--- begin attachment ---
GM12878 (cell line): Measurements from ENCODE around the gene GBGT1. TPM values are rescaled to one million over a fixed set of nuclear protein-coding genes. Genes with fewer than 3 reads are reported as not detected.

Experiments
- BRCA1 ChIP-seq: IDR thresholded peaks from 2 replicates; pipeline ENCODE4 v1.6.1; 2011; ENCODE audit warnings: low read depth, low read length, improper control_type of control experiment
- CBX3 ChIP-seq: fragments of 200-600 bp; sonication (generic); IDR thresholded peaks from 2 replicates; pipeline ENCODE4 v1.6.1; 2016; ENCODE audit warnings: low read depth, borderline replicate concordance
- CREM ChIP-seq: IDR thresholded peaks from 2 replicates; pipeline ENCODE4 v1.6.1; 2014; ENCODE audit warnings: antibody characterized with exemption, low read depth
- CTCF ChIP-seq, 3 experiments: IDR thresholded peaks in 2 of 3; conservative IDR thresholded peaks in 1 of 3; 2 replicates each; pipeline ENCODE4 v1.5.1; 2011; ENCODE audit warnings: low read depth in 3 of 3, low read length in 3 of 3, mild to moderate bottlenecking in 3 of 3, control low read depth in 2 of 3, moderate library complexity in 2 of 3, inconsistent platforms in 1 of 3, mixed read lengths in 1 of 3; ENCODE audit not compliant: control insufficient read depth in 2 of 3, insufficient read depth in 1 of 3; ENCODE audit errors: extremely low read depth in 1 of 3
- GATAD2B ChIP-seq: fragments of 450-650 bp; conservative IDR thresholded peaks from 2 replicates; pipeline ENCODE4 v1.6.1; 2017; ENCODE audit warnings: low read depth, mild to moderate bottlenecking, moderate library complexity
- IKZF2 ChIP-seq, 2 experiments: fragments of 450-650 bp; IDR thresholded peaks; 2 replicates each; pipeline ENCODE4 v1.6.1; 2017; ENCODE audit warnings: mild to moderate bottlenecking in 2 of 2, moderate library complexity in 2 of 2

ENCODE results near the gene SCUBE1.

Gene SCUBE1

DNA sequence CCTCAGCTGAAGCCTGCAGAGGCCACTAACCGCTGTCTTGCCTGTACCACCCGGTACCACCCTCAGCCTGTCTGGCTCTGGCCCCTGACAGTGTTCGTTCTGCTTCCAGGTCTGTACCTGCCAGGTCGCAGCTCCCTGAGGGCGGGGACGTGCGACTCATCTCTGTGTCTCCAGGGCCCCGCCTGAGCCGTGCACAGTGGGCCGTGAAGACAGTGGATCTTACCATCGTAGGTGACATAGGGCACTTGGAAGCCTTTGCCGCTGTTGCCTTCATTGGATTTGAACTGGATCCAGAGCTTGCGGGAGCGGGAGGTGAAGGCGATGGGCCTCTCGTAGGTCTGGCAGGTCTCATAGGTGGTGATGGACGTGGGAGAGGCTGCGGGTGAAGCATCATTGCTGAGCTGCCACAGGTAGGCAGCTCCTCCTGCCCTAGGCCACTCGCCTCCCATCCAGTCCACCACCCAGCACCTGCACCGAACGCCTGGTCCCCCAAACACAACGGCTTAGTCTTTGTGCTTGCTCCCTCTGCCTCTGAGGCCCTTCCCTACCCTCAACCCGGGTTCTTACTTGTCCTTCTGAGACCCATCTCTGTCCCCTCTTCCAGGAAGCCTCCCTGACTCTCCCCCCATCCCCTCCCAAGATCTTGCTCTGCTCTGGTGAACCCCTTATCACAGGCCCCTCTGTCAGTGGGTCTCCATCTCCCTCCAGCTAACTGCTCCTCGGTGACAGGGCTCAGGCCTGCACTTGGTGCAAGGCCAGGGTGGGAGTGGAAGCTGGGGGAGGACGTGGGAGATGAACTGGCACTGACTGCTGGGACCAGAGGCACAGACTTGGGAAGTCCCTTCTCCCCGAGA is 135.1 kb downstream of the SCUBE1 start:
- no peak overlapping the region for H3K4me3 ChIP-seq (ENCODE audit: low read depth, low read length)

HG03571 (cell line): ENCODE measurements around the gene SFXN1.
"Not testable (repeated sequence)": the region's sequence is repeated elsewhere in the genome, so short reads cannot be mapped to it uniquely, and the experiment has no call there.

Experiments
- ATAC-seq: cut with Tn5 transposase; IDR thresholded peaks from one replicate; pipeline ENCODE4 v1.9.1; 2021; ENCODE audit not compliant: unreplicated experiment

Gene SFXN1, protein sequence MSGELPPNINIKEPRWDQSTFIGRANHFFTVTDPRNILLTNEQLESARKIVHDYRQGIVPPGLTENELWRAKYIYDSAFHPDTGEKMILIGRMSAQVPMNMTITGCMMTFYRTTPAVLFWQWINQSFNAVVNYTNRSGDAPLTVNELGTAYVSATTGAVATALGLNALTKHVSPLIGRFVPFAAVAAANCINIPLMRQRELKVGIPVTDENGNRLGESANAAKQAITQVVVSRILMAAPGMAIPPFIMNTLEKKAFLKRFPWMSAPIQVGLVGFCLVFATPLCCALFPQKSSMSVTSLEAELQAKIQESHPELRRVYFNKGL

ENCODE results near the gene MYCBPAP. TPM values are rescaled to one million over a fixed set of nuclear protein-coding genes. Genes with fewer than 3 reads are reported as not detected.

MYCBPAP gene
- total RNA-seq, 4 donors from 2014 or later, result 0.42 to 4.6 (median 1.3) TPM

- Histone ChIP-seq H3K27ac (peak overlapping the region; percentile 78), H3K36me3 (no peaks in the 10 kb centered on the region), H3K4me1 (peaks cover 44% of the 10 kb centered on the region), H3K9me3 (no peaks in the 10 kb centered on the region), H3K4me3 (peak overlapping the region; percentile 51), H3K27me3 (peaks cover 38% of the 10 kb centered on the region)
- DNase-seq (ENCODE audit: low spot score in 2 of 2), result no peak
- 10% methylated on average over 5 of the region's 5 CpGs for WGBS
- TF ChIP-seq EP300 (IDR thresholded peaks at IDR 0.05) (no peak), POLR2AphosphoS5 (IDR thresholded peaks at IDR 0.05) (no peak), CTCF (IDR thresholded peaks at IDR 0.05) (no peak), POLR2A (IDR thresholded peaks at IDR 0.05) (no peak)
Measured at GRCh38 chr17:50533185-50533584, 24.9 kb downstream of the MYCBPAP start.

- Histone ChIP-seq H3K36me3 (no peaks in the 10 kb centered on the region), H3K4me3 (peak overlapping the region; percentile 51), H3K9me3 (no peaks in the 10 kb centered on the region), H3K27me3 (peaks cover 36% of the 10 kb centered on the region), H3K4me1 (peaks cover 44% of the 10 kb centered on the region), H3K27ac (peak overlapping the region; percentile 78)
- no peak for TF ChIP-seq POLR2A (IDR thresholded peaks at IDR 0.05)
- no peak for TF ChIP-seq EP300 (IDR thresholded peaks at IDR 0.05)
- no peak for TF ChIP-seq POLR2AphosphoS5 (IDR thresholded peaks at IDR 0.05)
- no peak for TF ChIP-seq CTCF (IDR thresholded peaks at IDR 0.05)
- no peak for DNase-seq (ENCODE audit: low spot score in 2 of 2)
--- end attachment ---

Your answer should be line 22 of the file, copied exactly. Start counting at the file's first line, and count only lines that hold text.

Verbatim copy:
- DNase-seq (ENCODE audit: low spot score in 2 of 2), result no peak